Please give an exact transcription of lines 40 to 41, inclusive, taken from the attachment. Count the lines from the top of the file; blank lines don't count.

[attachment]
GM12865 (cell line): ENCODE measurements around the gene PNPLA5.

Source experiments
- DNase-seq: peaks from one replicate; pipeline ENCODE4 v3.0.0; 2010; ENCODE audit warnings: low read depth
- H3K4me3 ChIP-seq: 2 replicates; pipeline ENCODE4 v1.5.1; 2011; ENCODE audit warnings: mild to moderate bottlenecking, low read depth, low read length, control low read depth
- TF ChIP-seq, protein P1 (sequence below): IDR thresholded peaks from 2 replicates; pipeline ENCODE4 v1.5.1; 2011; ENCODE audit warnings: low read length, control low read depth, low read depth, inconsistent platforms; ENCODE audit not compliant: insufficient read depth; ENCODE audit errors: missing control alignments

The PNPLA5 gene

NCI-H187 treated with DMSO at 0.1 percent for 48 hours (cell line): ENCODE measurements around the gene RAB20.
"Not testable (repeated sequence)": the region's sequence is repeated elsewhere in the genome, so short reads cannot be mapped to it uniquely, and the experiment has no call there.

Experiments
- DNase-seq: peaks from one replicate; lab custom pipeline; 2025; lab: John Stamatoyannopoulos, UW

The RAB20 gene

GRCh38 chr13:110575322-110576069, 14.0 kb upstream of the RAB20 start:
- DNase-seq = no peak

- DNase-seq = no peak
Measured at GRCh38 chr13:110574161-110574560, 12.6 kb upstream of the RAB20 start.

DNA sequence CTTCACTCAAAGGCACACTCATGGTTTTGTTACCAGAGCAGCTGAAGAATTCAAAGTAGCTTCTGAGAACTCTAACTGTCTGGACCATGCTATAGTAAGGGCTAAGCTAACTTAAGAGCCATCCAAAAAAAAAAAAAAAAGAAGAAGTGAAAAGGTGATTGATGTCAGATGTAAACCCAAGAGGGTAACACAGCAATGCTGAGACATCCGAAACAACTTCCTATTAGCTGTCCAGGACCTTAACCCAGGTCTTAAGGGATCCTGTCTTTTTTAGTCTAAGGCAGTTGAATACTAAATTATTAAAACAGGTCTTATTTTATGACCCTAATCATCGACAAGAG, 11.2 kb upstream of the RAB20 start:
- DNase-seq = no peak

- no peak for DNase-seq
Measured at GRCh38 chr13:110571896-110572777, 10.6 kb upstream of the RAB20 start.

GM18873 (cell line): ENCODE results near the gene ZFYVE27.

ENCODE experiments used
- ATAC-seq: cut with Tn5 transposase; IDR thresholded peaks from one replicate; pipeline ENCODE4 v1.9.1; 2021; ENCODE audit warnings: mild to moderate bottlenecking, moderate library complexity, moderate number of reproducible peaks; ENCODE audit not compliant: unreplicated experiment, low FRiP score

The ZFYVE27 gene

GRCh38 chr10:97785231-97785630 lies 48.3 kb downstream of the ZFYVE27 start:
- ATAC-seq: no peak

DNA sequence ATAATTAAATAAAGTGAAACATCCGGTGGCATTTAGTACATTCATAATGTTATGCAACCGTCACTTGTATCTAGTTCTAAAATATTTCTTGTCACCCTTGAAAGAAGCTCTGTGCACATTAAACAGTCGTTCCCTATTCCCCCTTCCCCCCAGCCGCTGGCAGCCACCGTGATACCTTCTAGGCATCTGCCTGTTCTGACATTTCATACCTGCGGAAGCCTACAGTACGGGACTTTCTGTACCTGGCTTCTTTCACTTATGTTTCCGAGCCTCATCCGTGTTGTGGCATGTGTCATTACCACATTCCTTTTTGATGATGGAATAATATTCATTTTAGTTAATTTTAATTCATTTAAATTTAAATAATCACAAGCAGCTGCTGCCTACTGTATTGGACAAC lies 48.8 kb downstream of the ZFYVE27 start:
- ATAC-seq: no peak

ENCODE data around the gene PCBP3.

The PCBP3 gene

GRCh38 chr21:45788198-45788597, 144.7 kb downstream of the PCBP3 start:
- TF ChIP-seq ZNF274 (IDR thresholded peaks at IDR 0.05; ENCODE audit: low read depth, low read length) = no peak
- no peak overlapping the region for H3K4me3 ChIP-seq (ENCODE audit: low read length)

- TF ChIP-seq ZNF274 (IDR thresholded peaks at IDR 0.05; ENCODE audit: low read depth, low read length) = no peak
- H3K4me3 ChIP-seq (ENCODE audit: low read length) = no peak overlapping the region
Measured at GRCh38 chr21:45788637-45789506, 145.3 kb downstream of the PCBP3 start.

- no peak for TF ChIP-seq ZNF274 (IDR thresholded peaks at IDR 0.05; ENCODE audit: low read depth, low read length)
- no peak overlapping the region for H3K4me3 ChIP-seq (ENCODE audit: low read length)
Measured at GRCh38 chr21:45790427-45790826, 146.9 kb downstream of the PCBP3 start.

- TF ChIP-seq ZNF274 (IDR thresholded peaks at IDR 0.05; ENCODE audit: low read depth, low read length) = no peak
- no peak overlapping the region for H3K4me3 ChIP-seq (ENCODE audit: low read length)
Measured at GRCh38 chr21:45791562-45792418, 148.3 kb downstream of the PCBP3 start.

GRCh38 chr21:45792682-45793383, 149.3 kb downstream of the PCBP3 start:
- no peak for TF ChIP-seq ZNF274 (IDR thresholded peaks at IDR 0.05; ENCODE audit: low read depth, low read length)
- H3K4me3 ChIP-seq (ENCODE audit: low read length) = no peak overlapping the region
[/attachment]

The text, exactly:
- no peak overlapping the region for H3K4me3 ChIP-seq (ENCODE audit: low read length)
Measured at GRCh38 chr21:45791562-45792418, 148.3 kb downstream of the PCBP3 start.